It’s searing hot, but there’s some pleasantness about the stone-flagged path rising from the centre of Silwan, Jerusalem. Maybe it’s the breeze, or the stone houses oozing coolness into the air, or maybe it’s the wide-open mountain landscape. There are three of us – Ilan, the director, Michael, the cameraman and me, the interviewee. We’re making a film on the blatant institutional discrimination against the residents of this Palestinian east-Jerusalem neighbourhood; authorities favour the Jewish settlers who are not hiding their desire to Judaise the neighbourhood, to void it of its Palestinian character.
Even before we position the camera, a group of orthodox Jewish girls, aged about eight to 10, come walking up the path in their ankle-long skirts, pretty, chattering, carefree. One of them slows down beside us, and pleasantly asks us if we want to film her. What would you like to tell us, we ask. I want to say that Jerusalem belongs to us Jews, she says as she walks on, only it’s a pity there are Arabs here. The messiah will only come when there isn’t a single Arab left here. She walks on, and her girlfriends giggle and rejoin her.
Two minutes later a young, well-built young man comes up, carrying a weapon and a radio, without any uniform or tag upon his clothes. Even before he opens his mouth I’m already guessing he’s a security guard, an employee of the private security contractor operated by settlers but sponsored by the housing ministry at an annual budget of NIS 40m (£4.6m). This security company has long since become a private militia policing the entire neighbourhood and intimidating the Palestinian residents without any legal basis whatsoever. A committee set up by a housing minister determined that this arrangement was to cease, and the security of both Palestinian and Jewish residents must be handed over to the Israeli national police. The government endorsed the committee’s conclusions in 2006, but recanted six months later, under settler pressure. The private security contractor went on operating. [continued…]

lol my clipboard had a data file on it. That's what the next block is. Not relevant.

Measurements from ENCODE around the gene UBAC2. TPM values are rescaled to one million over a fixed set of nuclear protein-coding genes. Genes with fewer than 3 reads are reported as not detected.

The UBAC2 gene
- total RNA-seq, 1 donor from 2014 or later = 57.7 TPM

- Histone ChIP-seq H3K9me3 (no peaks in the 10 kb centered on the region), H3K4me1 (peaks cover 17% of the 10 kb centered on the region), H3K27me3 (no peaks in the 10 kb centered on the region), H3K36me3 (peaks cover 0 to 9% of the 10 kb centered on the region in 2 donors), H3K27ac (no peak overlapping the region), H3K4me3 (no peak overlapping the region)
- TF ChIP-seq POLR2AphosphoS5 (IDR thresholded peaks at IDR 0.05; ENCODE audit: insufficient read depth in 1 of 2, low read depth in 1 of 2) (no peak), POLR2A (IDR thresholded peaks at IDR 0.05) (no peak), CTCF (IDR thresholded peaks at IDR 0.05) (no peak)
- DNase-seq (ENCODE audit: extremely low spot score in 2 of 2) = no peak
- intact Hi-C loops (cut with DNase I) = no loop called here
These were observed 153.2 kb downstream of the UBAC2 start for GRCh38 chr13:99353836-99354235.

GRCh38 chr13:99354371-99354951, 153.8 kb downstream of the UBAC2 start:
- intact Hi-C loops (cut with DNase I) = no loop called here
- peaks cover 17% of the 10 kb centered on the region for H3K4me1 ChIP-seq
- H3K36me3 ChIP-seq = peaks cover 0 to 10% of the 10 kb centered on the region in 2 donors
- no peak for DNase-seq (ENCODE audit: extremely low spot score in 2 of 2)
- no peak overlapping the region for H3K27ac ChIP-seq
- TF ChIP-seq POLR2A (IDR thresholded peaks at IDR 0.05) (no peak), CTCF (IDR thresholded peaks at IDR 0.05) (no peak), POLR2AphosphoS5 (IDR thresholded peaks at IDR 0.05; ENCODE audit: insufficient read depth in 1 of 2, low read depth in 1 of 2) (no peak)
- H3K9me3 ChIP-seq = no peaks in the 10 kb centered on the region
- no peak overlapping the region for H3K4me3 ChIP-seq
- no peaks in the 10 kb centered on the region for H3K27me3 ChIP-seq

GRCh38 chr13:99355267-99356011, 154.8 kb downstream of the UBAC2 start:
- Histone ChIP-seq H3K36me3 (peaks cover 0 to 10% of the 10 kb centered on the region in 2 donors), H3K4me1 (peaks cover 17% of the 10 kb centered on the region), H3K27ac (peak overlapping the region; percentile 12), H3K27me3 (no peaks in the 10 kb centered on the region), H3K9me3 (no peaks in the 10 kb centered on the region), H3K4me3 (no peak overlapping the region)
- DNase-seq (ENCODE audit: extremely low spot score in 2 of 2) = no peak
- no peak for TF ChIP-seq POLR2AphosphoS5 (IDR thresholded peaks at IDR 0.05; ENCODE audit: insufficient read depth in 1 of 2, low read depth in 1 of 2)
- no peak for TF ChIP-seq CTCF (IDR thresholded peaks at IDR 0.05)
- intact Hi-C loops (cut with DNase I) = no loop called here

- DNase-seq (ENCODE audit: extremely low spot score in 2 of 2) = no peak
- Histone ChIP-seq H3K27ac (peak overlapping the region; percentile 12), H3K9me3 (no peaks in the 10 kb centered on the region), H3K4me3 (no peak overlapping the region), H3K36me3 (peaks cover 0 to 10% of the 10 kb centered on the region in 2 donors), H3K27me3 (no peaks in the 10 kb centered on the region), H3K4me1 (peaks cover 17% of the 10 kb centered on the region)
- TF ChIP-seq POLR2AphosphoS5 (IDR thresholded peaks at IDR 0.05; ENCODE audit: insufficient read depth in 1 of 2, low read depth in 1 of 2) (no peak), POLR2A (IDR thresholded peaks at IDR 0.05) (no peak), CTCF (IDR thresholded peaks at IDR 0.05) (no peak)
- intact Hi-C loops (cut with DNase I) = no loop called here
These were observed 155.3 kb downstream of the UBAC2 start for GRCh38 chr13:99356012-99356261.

Jerusalem began as a small village in a place known as the City of David where the Palestinian village of Silwan sits today. Buried under the village lands, 5000 years of history bind the stories of ancient nations and rulers with the present life of the local residents. Dozens of excavated archaeological strata tell the complex multi-cultural saga of Jerusalem.
We, a group of archaeologists and residents of Silwan, invite you to hear the story of ancient Jerusalem and of life in the village today. Our tour sheds light on the role of archaeology in the Israeli-Palestinian conflict and in the discourse of the future of Jerusalem. We will offer a different perspective: archaeology without an ownership, one that bridges between periods, cultures and nations; archaeology which involves the local residents and examines the past as a shared asset regardless of religion or nationality.
We believe that archaeology in Silwan/”City of David” has the power to change the dynamics of the conflict and promote tolerance and respect for other cultures, past and present, for a better future for both the local residents and the whole region. [continued…]